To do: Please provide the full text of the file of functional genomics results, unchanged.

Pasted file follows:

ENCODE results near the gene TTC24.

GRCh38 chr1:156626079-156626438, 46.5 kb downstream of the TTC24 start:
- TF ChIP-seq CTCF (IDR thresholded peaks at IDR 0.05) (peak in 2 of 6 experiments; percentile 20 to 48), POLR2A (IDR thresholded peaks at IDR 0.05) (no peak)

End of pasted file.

ENCODE results near the gene TTC24.

GRCh38 chr1:156626079-156626438, 46.5 kb downstream of the TTC24 start:
- TF ChIP-seq CTCF (IDR thresholded peaks at IDR 0.05) (peak in 2 of 6 experiments; percentile 20 to 48), POLR2A (IDR thresholded peaks at IDR 0.05) (no peak)